In a House of Lies by Ian Rankin - book review

In a House of Lies by Ian Rankin
In a House of Lies by Ian Rankin

Retired Edinburgh detective John Rebus might now be in a ‘managed decline’ but fortunately for his army of fans, the wily ‘old school’ copper’s brain is still working at full-throttle.

In a House of Lies is the staggering twenty-second Rebus novel in a series that has confirmed Ian Rankin as not just a master storyteller, with his books adapted for radio, stage and screen, but as one of Britain’s most celebrated and popular crime writers.

Returning to the familiar beat with his roguish detective Rebus – his body now failing but his instincts still razor-sharp – Rankin delivers one of the year’s most powerful and entertaining whodunits as a cold case unearths more poison than a nest of vipers.

Blending first class police procedural with exquisitely crafted characterisation, Rankin takes us on a thrilling, fast-paced ride into a mystery that questions not just the reputation of the police but the integrity of Rebus himself.

John Rebus is not unwillingly called out of retirement again when a group of boys chance upon a rusted car in a deep gully in Poretoun Woods, not far from Edinburgh. Inside it are the skeletal remains of a man soon identified by the police as Stuart Bloom, a private investigator who went missing over a decade earlier.

A Major Incident Team is called to investigate but they need the help of Rebus’s old pal DI Siobhan Clarke who has the experience and vital local knowledge to help DCI Graham Sutherland, the man leading the cold case murder investigation.

What is troubling for both Bloom’s family, who have made dozens of complaints about the police handling of the case, and the new inquiry team is that his body was in an area that had supposedly been searched several times ten years ago.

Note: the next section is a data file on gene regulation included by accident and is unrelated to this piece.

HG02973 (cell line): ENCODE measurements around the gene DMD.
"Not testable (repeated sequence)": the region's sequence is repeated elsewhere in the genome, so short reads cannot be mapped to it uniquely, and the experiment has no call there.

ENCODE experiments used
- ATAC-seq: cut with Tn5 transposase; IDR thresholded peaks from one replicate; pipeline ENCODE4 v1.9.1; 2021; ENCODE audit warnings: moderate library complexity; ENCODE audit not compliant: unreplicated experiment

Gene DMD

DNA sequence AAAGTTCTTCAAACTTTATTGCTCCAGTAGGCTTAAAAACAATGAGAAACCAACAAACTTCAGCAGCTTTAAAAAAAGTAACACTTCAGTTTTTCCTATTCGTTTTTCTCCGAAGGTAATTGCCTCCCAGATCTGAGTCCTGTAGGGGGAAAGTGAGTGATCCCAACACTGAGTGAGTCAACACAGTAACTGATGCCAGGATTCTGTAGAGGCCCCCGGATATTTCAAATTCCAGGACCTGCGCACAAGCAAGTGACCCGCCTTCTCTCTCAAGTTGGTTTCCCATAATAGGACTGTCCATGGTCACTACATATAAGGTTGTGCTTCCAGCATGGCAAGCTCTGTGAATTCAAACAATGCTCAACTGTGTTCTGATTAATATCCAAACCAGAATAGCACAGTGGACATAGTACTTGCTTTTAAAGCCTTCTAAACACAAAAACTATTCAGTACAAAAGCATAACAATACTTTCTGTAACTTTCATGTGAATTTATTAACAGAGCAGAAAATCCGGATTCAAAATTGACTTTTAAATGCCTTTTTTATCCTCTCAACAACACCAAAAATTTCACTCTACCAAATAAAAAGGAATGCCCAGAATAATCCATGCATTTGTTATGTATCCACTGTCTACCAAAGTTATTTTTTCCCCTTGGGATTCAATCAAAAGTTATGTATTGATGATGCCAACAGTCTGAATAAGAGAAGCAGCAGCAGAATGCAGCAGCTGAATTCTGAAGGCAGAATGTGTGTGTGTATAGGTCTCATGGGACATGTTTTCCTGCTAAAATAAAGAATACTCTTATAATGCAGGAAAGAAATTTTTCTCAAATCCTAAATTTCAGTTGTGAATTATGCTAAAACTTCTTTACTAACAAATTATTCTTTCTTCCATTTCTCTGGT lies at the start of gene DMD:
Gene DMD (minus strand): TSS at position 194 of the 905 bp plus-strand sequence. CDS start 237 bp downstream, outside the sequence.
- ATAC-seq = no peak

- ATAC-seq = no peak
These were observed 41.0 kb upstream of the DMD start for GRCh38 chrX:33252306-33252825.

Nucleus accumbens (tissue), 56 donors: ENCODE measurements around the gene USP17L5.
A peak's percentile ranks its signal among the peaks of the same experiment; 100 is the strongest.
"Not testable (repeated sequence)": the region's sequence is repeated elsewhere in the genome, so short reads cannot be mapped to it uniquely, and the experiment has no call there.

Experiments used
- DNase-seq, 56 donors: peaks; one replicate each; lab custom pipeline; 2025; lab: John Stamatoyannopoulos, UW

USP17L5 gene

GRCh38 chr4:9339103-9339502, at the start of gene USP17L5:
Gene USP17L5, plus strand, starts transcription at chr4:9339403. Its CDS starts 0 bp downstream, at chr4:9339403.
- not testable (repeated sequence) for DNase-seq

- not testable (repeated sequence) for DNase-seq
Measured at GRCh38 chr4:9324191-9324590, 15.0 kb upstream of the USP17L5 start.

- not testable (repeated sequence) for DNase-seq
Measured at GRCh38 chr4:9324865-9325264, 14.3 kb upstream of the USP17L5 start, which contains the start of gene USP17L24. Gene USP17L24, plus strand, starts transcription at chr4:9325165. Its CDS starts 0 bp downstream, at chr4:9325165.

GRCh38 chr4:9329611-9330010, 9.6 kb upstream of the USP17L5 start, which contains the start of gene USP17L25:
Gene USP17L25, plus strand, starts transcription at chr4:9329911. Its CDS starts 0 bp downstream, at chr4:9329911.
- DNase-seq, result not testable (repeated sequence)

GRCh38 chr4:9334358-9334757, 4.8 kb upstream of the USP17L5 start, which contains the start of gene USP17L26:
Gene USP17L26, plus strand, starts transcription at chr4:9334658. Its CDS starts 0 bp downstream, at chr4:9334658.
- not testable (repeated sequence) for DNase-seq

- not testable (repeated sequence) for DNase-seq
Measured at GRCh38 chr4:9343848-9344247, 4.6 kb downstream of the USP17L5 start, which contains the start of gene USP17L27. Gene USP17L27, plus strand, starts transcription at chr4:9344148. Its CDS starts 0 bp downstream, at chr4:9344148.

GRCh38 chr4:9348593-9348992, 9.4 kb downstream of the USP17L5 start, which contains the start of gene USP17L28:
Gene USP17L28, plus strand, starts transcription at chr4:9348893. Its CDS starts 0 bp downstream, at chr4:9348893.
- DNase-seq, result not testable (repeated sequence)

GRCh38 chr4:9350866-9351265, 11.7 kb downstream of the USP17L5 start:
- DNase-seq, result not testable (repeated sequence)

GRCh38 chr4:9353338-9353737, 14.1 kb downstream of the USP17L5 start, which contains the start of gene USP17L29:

Rebus recalls the case well – two powerful local men and a shady land deal – and is soon involved as the team begin combing through the mistakes of the original case. There were always suspicions of a police cover-up and now every officer involved must be questioned.

Sutherland is convinced that everyone on the original case has something to hide and as Clarke and her team investigate the cold case murder, she soon learns a different side to her mentor John Rebus, a side he would prefer to keep in the past…

Rebus springs from the page in this gripping story of secrets, lies, corruption and its destructive consequences as the dinosaur detective shows the young bloods that old-fashioned policing skills can sometimes be far more effective at digging out the truth than the wizardry of the internet and technology.

Struggling with the effects of lung disease but still possessing that healthy disregard for authority which has won so many readers’ hearts over the years, Rebus is the ultimate maverick, his complex mind hard to fathom and his humour as black as a winter’s night in Edinburgh.

And in this new, baffling case, Rankin shines a light deep into Rebus’s soul as the tough, straightforwardly honest detective faces uncomfortable and searching questions about his own past and his own ethics.

The assorted layers of fascinating characters, a twisting, turning plot, and Rankin’s acid take on the brave new world of restructured policing make In a House of Lies the crime treat that we have come to expect from this top notch author.

(Orion, hardback, £20)